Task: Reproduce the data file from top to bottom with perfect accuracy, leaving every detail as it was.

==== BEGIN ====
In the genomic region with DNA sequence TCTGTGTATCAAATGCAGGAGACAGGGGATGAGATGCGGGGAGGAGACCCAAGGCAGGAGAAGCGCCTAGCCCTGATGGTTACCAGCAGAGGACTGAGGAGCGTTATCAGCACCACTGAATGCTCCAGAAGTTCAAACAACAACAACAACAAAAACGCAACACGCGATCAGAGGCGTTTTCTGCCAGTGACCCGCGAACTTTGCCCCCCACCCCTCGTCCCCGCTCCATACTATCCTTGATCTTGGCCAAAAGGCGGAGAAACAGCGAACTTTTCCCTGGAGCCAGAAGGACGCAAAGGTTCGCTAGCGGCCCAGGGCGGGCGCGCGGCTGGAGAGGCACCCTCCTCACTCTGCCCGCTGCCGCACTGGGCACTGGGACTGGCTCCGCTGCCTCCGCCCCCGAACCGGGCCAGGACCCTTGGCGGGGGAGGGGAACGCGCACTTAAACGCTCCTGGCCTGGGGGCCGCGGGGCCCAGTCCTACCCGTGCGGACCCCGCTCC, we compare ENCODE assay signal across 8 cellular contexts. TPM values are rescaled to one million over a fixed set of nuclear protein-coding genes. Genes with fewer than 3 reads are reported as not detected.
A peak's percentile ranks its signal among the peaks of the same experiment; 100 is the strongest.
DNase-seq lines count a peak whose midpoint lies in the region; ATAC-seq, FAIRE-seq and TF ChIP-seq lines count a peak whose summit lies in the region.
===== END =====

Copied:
In the genomic region with DNA sequence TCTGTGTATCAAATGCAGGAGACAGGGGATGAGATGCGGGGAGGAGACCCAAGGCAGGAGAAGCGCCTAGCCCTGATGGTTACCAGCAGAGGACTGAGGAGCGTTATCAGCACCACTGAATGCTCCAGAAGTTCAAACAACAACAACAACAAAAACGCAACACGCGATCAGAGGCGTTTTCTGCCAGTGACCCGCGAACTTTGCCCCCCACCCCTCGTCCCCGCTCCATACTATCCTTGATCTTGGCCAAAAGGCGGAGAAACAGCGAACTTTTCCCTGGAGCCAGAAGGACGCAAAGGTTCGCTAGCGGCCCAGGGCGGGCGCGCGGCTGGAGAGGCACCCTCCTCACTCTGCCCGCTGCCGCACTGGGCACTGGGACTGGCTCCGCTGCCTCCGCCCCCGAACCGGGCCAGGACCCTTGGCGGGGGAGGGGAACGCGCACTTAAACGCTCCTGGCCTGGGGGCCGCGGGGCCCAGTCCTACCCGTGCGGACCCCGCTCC, we compare ENCODE assay signal across 8 cellular contexts. TPM values are rescaled to one million over a fixed set of nuclear protein-coding genes. Genes with fewer than 3 reads are reported as not detected.
A peak's percentile ranks its signal among the peaks of the same experiment; 100 is the strongest.
DNase-seq lines count a peak whose midpoint lies in the region; ATAC-seq, FAIRE-seq and TF ChIP-seq lines count a peak whose summit lies in the region.